When authorities were investigating the Boaz Harpaz affair, it became apparent that unlike the tapes recorded by then-IDF chief of staff Lt.-Gen. Gabi Ashkenazi, the audio recordings from the office of his superior – then-defense minister Ehud Barak – had been destroyed.
Experts, analysts, Barak adversaries and conspiracy theorists all claimed that the destruction of those tapes by a man like Barak – who is notoriously cautious – was no coincidence. The investigating authorities exonerated Barak, however, after coming to the conclusion that the destruction of the tapes was simply a mistake by mandarins at the Defense Ministry.
This time, however, it seems that Barak’s circumspection has failed him. On Friday, Channel 2 aired audio segments
in which the former defense minister can be heard explaining why he and Prime Minister Benjamin Netanyahu did not order the IDF to attack Iran.
Barak blames Ashkenazi, his successor, Benny Gantz, as well as ministers Moshe Ya’alon and Yuval Steinitz, all of whom opposed the attack. According to Barak associates, Ilan Kfir and Danny Dor – the authors of an upcoming Hebrew-language biography about the former defense minister – violated their subject’s trust. They claim that Barak had agreed to have his interviews recorded in order to expedite the writing process and make life easier for the authors.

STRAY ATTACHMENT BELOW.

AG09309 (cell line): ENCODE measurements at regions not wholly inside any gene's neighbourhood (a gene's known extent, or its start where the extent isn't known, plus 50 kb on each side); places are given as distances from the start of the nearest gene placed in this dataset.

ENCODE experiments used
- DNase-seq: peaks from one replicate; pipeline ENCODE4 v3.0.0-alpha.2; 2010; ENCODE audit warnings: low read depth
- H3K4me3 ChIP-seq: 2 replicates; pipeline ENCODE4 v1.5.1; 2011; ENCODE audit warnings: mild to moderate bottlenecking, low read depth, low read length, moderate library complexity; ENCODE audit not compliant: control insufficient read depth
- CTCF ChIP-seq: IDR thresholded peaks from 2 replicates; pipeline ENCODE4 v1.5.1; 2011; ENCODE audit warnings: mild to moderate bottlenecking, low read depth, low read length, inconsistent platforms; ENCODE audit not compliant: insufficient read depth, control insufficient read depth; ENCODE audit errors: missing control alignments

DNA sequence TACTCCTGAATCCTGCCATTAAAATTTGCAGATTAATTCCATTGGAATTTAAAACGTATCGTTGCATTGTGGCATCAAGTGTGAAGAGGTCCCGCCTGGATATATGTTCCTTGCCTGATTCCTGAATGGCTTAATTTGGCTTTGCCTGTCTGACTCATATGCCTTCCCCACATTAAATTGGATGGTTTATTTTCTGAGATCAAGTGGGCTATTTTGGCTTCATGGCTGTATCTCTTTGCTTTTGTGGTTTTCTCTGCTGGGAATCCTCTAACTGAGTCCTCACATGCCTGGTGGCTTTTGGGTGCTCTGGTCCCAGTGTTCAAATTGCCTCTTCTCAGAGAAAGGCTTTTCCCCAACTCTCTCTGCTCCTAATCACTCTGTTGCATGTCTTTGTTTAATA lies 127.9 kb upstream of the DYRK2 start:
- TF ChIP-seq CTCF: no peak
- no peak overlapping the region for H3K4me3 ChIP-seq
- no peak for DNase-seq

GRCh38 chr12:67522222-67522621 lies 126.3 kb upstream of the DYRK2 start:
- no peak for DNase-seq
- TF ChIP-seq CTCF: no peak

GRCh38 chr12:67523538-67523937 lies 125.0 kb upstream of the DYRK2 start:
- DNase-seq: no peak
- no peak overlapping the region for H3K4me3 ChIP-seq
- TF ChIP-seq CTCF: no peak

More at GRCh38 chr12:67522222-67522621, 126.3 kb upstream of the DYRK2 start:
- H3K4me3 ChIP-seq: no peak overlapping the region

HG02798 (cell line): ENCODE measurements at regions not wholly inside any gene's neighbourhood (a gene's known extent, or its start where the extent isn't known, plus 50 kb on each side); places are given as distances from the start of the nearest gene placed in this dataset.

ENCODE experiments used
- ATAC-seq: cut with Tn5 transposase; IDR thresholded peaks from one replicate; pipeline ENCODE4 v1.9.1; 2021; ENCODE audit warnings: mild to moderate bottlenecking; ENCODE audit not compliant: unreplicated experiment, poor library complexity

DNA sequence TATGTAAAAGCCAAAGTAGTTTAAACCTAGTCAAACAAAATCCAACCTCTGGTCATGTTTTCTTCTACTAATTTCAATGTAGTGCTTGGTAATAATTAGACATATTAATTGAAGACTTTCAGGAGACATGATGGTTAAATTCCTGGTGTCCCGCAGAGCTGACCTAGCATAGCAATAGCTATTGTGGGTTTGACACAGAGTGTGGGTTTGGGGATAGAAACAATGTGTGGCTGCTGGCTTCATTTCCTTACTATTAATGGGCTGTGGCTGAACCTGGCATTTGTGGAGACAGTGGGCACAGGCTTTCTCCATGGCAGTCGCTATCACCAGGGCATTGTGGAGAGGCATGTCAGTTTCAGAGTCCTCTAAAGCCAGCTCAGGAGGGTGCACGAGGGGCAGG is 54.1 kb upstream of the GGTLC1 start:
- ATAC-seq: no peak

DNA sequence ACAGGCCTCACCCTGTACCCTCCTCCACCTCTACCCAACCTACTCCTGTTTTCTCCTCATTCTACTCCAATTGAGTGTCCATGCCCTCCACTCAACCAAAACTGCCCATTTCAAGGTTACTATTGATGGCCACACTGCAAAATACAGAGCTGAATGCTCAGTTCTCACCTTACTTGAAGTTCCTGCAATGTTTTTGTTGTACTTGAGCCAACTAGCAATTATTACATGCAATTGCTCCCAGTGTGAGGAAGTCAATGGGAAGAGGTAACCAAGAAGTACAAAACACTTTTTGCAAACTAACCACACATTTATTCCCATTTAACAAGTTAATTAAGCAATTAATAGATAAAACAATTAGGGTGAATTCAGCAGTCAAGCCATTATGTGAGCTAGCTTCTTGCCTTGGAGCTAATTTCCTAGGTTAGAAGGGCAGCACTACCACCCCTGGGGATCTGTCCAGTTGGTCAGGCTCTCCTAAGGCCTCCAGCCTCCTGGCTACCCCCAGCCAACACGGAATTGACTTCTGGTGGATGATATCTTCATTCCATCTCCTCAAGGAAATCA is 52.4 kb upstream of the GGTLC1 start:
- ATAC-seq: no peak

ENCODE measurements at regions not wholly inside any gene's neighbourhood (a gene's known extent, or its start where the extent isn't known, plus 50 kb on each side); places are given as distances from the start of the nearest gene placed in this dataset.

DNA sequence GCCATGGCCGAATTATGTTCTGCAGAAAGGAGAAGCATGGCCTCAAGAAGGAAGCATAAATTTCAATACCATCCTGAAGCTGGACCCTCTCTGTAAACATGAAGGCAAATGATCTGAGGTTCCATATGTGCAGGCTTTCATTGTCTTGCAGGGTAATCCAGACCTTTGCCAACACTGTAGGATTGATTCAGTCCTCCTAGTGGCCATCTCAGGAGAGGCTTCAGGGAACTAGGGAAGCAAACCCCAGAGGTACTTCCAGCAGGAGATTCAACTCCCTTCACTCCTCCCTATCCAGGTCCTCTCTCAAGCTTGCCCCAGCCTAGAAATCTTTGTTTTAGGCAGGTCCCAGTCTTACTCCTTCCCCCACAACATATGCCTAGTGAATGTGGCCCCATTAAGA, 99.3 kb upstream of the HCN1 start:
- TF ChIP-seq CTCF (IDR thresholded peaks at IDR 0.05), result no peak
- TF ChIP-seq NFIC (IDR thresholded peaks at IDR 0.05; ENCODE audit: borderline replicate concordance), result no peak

The former defense minister, however, did not consent to having the tape’s content publicly disseminated. When contacted by The Jerusalem Post’s corporate sister Ma’ariv for comment, Dor did not respond.
Prior to the Channel 2 report, Barak tried to prevent the airing of the audio clips. He appealed to the Military Censor’s Office, which rejected his request to bar the broadcast. Once Barak revealed information about secret cabinet discussions to journalists, the question of whether he intended to have his position aired publicly is a secondary one – and certainly is not one that concerns the censor.